Week 5 and how fartleks are like the last day of term

I remember when I first did a fartlek run. It made me feel like a proper runner, using terms like fartlek. I must know what I’m doing now.

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Fartlek is another word borrowed from the Scandinavians. This seems to happen a fair bit in running. ‘Strava’ too comes from Swedish (meaning ‘strive’ for the knowledge thirsty of you). Why not use their words, this is a collection of nations who invented Ikea and the Northern Lights so they obviously know what they are doing. Now you get the random picture above.

Thats all very well but why are fartleks like the last day of term? This is, after all, how I’ve got your attention in the first place. Let me start with why I love run schedules. This all comes back (yet again) to the fact I’m a bit of a nerd. I like to be told what to run, when to do it, how far to go and how fast to do it in. Then I know I’ve ticked all the boxes so come race day I know that I at least have done my bit!

Imagine my horror when I came across such a run as a fartlek run. These are fairly standard in running and you’re unlikely to encounter a training plan without one. This doesn’t mean they can’t unnerve me. During a fartlek run, there is usually a mile or two warm up followed by an alloted time or distance where you have spells of running as fast as you like for as long as you like. I’m sorry, what? Run for as long as I want? As fast as I want? This is not good for my teacher’s pet approach to running of always do what the schedule wants! Next you’ll be telling me to go on a guided city break and when I get there to just ‘have a wander’.

OK would you just tell us about the last day of term. I know that’s what you’re thinking. I can’t believe I’ve gone on about fartleks for this long either. It’s the same really, just when you’re used to going to school and having the same old lessons, the last day of term comes along and it goes crazy. Bringing in board games, sitting on tables, drawing on shirts. At least that’s what it was like back in the day.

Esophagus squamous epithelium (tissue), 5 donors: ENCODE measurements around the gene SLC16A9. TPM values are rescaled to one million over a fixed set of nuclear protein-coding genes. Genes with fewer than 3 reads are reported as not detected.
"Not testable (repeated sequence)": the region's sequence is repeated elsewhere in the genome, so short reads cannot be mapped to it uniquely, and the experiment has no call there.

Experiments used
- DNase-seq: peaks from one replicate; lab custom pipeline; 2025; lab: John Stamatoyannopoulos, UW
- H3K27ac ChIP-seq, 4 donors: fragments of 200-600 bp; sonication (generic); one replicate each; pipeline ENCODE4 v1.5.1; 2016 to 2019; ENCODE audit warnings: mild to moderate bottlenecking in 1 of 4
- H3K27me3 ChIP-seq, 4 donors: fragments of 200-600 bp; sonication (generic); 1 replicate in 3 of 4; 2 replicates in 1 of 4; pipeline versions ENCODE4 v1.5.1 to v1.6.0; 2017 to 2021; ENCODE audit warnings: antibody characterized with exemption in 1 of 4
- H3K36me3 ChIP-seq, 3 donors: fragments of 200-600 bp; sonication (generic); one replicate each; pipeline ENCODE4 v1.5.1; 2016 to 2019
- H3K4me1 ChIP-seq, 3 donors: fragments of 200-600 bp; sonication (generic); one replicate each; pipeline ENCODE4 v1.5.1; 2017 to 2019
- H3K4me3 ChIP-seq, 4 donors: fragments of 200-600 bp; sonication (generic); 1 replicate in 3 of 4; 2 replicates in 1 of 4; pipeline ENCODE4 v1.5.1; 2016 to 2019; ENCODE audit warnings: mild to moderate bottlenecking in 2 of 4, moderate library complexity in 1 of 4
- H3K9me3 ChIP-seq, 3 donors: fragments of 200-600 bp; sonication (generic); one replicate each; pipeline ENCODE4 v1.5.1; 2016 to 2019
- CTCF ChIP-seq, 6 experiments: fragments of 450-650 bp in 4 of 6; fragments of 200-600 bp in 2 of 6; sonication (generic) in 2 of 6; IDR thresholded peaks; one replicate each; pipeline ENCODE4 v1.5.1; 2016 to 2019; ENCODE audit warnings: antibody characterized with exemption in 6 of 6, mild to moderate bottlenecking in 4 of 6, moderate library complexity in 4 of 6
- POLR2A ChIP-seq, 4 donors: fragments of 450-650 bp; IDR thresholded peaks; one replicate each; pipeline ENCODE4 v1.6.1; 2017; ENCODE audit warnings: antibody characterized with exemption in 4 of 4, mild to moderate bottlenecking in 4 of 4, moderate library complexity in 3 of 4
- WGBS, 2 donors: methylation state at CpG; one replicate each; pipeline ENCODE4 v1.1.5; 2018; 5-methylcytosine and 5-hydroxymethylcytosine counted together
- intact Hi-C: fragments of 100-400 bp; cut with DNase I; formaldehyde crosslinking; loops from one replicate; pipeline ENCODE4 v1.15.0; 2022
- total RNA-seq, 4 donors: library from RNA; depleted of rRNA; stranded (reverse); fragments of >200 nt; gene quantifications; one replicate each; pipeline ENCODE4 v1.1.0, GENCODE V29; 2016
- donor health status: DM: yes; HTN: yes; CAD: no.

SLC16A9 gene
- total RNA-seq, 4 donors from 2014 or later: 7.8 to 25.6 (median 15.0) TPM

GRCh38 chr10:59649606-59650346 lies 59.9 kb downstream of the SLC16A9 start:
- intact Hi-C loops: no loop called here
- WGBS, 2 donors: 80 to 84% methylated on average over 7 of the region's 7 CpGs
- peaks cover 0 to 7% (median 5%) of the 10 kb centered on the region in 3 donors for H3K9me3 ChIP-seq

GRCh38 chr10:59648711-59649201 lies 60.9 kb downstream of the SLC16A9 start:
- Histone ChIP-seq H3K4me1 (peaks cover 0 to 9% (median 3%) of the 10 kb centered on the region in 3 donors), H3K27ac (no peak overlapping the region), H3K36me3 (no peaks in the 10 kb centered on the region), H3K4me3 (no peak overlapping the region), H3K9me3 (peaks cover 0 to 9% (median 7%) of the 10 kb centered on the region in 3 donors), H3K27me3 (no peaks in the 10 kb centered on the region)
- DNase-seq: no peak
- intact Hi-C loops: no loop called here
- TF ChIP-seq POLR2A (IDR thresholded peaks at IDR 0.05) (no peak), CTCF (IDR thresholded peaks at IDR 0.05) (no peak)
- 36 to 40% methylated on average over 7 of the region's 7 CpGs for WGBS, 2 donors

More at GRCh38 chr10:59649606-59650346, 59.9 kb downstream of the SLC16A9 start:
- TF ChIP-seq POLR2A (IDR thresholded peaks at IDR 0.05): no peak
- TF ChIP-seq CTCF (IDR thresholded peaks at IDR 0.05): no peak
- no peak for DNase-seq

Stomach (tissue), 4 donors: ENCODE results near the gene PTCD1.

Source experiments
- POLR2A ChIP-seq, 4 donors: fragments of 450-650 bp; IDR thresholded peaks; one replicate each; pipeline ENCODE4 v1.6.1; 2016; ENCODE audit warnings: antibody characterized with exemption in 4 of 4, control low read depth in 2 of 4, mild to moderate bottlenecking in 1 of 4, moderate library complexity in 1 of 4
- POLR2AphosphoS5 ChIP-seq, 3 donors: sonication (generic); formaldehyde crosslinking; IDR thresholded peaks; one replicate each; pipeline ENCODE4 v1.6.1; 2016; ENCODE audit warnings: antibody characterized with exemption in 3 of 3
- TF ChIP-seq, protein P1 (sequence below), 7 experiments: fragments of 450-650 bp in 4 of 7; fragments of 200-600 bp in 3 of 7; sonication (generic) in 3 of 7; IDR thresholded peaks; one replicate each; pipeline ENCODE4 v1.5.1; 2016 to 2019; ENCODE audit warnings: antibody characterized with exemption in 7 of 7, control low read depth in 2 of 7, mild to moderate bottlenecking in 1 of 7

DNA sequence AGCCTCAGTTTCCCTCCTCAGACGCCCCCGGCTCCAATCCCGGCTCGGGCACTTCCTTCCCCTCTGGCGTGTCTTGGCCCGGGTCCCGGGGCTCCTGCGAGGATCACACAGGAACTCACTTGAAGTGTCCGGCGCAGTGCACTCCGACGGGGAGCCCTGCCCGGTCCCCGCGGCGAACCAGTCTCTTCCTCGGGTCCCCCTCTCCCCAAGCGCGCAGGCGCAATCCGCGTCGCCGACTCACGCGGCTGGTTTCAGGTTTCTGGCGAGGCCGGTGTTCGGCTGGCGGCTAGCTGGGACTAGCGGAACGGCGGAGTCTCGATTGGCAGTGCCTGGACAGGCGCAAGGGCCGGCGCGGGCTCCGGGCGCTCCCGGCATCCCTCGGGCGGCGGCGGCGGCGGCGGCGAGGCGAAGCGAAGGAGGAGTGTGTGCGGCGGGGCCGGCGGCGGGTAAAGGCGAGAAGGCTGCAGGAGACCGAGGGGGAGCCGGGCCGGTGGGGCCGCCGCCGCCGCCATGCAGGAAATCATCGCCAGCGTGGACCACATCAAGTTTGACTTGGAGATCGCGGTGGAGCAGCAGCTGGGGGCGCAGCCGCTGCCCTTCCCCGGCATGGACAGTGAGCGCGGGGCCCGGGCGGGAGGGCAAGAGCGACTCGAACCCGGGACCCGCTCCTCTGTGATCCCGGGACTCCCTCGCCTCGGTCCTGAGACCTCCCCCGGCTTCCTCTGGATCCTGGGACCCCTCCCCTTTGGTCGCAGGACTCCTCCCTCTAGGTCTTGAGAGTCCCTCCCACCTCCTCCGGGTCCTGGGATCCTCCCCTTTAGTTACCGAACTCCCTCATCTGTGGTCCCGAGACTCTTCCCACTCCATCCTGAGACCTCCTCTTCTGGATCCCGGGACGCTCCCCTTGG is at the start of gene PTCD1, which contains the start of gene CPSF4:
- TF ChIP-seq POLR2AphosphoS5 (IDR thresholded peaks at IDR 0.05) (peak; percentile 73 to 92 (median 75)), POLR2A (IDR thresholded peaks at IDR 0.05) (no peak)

But…in the same way as it was back then, just as fartleks are now, it’s a nice change!

Right, back to running, this is how week 5 eventually panned out:

Mon: 5 miles easy
Tue: 5 miles fartleks (what, fartleks??)
Wed: 5 miles + 6 miles easy
Thu: 8 miles, inc 10k negative split (first 5k 23mins, second 5k 20mins)
Fri: 8 miles easy
Sun: 17 miles easy (2hr 15)

It was actually a monumental week as it’s the longest running week I’ve ever had. Popping in a 17 mile long run on Sunday always helped my cause there but I’m chuffed with 88km altogether.

Another highlight was my negative split run on Thursday.  These can generally be pretty horrific if you’re not in the right frame of mind.  Running the first half of the run at a reasonably fast pace, knowing you have to run the second half of the run even quicker.  Inevitably, during the first half you start to feel more and more broken.  The prospect of upping the pace at halfway just makes you wish your ham sandwich back at the office had worked harder to entice you back into your chair when you got up to go running. Somehow though when I did turn to up the pace at halfway, I settled into it in the end. Granted at first my legs had serious questions of exactly what I was playing at but they’ve become accustomed to such torment now and just sucked it up. I know you’re all on tenterhooks wanting to know what the pace trace looked like, aren’t you? No? Well just in case here it is:

Overly Scientific Negative Split Pace Chartweek5-neg-split

 

As I’ve already alluded to, the week concluded with my 17 mile long run. This was for the most without incident until the last km when I got an absolute soaking. Add to that the fact I’d already got 26km on my legs, I looked a fairly horrific example of humankind.

It is always at this time when you meet hundreds of people out walking their dogs or having a pleasant Sunday pootle around the village with the family. Then I lumber round the corner. I’m sure I can hear the stunned gasps; many shield their children’s eyes or make a grab for their dogs who have switched to family protection mode. Every part of me wants to explain that I usually look just like one of them, but I’ve just been running for 2 hours. I never do as I’m not convinced this will help my cause. So I just stagger on past sometimes uttering a hello but, having not spoken at all during my run, this is a huge gamble as to how that will come out. Again, quitting while I’m behind is usually the best way. Besides I’m normally buzzing inside because I’ve just been out enjoying myself and seeing scenes like this: